Farrar explains the problem, as he sees it: ‘Russel Norman has been out twice to meet Dotcom, and ask him to support the Greens instead of setting up his own political party. And in return he is offering that a Labour/Greens Government would basically corruptly over-turn the decision of the court in Dotcom’s favour. Cunliffe is not ruling out that he would also over-turn any court decision. We also learn Winston Peters has been out to meet DotCom multiple times’. Farrar warns that ‘We head towards corruption if people can buy themselves a different decision’.  Read more »

Russel Norman has a brain fade over secret Dotcom meetings

On top of that John Armstrong writes about the unfolding political corruption scandal surround the machinations of a fat German crook to avoid prosecution for his crimes.

The Greens are the dirtiest party in NZ politics.

Collusion with law breakers and fraudsters for their electoral gain is nothing new.

It’s a pity John Armstrong can’t see it. But he’s getting closer:

It is bad enough that the Greens are naive enough to sign up to the fan club which accords Kim Dotcom the folk hero status he clearly craves, but scarcely deserves as some modern-day Robin Hood of cyberspace.

Much worse, however, is that it now turns out that party is blithely willing to play politics with New Zealand’s courts, the country’s extradition laws and its extradition treaty with the United States.

Were John Key to allow some right-wing businessman facing extradition to stay in New Zealand in exchange for him abandoning his plans to establish a political party which might drain votes off National, then the Greens would be climbing on their high horses at break-neck speed and leading the charge in slamming the Prime Minister in no uncertain terms. And rightly so.

Yet the Greens seem to be so blinded by Dotcom’s aura that they seem to see nothing wrong with Russel Norman talking to Dotcom about the risks of the latter’s yet-to-be-launched Internet Party wasting centre-left votes, only for the party’s co-leader to subsequently declare that the Greens will probably fight Dotcom’s extradition.

It is all very murky and hypocritical – at best.  Read more »

Left demanding changes to MMP they want, how about the other changes?

John Armstrong goes full noise against the coat-tailing provision of MMP…labelling what is actually law ‘gerrymandering’.

Predictably Labour is also pushing hard to try to get the provision of the Electoral Act reversed showing their naked partisanship.

They all point to the recommendations of the Electoral Commission to remove the coat-tailing provision.

But National’s refusal last year to implement the recommendation of the Electoral Commission to rid MMP of the unnecessary, unfair and deeply unpopular one-seat threshold provision should forever be a large blot on John Key’s Government.

Of course, eradicating this legal loophole, which exempts a party from having to meet the 5 per cent threshold if it wins an electorate seat, would have been to National’s major disadvantage in making it much more difficult for its minor party allies to bring extra MPs into Parliament.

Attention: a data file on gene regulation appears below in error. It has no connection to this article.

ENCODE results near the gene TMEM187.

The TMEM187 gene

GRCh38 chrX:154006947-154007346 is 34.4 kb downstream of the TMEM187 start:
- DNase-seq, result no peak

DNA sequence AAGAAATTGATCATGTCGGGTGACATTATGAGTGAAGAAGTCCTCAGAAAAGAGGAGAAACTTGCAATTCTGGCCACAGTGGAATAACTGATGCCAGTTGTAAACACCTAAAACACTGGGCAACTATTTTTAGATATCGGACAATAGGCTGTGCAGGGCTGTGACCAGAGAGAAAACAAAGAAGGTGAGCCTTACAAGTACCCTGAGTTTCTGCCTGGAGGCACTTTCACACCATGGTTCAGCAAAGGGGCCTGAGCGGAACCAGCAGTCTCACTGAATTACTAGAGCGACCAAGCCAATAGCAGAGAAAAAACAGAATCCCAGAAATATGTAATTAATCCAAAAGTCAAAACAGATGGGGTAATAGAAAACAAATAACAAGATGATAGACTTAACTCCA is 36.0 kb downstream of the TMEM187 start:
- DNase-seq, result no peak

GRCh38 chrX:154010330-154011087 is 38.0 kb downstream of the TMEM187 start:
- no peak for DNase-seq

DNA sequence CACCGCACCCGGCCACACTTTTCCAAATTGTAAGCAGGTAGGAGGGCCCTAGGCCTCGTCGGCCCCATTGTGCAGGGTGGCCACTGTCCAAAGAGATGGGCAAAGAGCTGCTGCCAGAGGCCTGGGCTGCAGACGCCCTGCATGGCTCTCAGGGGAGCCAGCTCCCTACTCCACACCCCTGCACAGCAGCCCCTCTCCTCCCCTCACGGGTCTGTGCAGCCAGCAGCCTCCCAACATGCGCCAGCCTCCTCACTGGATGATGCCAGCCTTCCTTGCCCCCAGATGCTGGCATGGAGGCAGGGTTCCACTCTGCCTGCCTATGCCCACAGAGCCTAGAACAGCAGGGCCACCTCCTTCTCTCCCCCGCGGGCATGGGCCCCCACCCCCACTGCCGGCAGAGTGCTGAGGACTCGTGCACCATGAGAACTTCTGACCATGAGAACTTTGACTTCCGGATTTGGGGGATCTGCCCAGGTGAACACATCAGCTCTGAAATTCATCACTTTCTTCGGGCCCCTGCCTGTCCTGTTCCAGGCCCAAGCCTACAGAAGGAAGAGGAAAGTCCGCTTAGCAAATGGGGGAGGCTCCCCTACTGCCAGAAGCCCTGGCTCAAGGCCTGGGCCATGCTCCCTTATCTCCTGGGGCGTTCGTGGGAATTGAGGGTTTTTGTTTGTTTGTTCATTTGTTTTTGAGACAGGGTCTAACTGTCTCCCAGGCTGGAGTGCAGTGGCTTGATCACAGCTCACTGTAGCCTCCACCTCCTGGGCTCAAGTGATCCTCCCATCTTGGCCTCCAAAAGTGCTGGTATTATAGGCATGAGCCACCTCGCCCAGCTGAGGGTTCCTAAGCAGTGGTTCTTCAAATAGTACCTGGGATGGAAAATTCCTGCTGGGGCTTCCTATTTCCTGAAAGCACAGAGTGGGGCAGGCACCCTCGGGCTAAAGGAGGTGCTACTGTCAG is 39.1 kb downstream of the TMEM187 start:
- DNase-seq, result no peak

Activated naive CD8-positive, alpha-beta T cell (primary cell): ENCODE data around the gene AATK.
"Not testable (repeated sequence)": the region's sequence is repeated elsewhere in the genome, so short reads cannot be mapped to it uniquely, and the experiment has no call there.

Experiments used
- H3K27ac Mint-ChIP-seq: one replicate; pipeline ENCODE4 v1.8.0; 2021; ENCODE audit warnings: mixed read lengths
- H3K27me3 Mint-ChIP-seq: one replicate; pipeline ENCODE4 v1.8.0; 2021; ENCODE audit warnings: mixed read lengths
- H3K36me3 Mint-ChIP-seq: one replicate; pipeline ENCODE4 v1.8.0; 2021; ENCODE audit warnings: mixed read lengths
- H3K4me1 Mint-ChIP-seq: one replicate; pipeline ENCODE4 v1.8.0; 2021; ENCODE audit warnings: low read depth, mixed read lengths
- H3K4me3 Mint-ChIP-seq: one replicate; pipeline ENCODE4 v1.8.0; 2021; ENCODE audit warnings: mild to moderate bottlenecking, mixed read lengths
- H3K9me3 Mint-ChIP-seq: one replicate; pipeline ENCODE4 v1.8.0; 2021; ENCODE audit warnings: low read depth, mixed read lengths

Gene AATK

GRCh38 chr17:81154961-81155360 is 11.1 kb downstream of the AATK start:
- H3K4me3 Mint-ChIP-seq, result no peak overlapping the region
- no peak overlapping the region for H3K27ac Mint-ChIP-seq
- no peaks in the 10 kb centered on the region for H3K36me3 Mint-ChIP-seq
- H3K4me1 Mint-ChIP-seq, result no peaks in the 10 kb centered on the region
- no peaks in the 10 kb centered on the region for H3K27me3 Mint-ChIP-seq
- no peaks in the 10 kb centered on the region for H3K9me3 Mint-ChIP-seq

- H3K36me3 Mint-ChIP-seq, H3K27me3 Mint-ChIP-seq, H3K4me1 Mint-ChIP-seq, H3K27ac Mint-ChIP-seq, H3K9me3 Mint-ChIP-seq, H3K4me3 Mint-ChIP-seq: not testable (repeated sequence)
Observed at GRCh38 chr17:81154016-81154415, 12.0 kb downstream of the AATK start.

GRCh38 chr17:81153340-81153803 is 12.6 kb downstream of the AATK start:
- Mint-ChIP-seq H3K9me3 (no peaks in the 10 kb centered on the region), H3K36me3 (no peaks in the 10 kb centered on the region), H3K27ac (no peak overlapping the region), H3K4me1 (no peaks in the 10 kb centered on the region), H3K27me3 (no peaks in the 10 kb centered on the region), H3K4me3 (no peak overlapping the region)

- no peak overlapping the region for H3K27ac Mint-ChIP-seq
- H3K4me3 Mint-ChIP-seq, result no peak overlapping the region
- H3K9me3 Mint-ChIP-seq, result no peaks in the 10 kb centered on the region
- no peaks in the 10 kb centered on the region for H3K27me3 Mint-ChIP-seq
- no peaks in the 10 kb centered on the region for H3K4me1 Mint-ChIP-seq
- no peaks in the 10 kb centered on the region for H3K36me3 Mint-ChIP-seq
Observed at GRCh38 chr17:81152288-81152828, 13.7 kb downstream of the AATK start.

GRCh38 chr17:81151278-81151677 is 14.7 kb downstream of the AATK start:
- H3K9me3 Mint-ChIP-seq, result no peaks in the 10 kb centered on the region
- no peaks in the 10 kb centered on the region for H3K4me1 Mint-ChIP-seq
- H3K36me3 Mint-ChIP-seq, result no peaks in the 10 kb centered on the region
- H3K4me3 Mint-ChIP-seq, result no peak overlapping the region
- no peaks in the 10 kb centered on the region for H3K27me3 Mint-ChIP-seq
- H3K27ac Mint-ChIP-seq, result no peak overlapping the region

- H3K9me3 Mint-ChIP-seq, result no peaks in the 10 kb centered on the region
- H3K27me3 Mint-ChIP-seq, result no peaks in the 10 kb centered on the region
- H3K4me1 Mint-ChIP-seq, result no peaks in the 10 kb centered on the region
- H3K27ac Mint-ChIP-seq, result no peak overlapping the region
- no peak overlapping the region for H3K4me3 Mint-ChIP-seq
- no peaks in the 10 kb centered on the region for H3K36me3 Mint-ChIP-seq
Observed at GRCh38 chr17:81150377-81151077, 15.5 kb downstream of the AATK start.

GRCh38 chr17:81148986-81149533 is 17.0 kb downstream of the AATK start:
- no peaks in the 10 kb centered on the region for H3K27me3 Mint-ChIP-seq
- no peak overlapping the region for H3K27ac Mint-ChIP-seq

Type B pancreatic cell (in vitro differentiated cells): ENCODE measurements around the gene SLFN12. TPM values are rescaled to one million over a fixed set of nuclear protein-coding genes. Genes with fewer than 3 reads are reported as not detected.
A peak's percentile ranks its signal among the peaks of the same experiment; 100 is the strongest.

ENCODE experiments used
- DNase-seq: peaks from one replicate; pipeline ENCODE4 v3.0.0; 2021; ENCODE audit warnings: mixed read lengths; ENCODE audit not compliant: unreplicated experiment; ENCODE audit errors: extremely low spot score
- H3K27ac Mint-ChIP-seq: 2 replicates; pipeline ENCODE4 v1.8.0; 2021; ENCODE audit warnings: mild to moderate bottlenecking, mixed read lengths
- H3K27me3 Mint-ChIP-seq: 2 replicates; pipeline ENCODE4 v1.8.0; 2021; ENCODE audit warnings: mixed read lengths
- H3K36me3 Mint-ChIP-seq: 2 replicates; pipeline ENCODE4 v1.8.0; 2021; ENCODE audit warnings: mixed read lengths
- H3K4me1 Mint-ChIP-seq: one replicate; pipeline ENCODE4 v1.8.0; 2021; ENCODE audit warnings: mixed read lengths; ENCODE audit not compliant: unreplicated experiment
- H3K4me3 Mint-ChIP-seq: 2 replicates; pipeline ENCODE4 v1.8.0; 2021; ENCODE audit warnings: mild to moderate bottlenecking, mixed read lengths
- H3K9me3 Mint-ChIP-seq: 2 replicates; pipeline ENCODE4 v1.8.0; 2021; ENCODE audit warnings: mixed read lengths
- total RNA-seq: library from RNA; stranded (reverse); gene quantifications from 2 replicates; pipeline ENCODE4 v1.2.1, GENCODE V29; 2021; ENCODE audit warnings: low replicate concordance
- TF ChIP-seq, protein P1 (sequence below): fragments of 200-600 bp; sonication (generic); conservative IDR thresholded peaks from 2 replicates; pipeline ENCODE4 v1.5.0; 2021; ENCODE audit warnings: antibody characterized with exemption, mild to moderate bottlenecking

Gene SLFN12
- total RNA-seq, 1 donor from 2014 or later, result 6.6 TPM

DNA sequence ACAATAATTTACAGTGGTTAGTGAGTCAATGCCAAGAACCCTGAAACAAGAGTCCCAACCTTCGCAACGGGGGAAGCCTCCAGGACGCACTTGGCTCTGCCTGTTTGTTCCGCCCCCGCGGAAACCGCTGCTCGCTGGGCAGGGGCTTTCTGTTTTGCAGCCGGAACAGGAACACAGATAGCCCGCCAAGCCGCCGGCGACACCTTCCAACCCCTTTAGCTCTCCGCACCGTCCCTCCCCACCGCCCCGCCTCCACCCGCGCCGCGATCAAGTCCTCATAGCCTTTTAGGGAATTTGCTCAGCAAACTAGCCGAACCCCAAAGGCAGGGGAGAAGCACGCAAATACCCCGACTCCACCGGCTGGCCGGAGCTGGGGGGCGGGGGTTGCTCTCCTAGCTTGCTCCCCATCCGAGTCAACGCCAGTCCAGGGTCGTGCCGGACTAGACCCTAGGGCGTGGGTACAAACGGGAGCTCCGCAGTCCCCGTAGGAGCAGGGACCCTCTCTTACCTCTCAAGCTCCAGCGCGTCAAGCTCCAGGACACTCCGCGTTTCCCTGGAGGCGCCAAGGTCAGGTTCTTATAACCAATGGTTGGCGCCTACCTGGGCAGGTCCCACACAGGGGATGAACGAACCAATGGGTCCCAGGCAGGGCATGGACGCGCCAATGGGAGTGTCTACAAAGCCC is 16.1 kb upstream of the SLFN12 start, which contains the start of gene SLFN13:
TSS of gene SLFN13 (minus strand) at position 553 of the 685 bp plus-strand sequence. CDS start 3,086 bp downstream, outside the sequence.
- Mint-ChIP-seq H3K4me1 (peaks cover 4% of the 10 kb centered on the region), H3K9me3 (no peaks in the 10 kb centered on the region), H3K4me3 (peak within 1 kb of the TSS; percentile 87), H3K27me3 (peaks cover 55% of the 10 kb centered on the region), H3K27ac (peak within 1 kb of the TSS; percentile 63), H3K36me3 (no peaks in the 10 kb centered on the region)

The one-seat threshold survives simply because it could yet be the difference between National staying in power and going into Opposition.

But that does not make it right.

The media and the opposition are trying to paint coat-tailing as anti-democratic, yet it has been part of the law since the day MMP was implemented. Now they are suggesting the law and MMP is anti-democratic.  Read more »

Armstrong on the state of the parties

John Armstrong’s column is strong this morning.

For the great bulk of the people, politics does not matter most of the time. They have other things occupying their lives.

The remoteness of politics is a critical factor in answering the question which will be really taxing the minds of politicos over the summer holidays: which party is going to win next year’s general election?

Anyone who looks at the polls now and assumes Labour are a shoe in is dreamin’.

The spotlight is yet to come on David Cunliffe and when it does it won’t go well for him. Labour tactics meanwhile aren’t working at all.

National’s opponents have long worked on the assumption that John Key’s Government – like all Administrations – will inevitably be ground down and worn out by the failings which destroy all Governments ultimately – namely the accumulation of mistakes, embarrassments, duplicity, expedience, arrogance and (the real killer) the feeling that from the Prime Minister down the Administration is no longer listening.

Things reach a tipping point where a clear majority of voters deem a Government has reached its use-by date. At that point it is as good as being all over. There is no way back.

Labour and its allies have seen their task as one of hastening that decline and ultimate fall. Because Key is the embodiment of National’s ongoing success, Labour has devoted considerable effort to pinning the blame on him when things go wrong or look dodgy.

In order to ping Key, Labour has become far too consumed by the minutiae of day-to-day political conflict which largely passes most people by.

Unfortunately for Labour, the Prime Minister – assisted by poll data – has an instinctive and almost always accurate ability to diagnose what is really unnerving voters amid which issues he must tackle and those he can safely afford to ignore.

And that means not being too prissy about how he goes about it.

It means ensuring that in their portfolio work, Cabinet ministers are almost always on the side of majority public opinion.   Read more »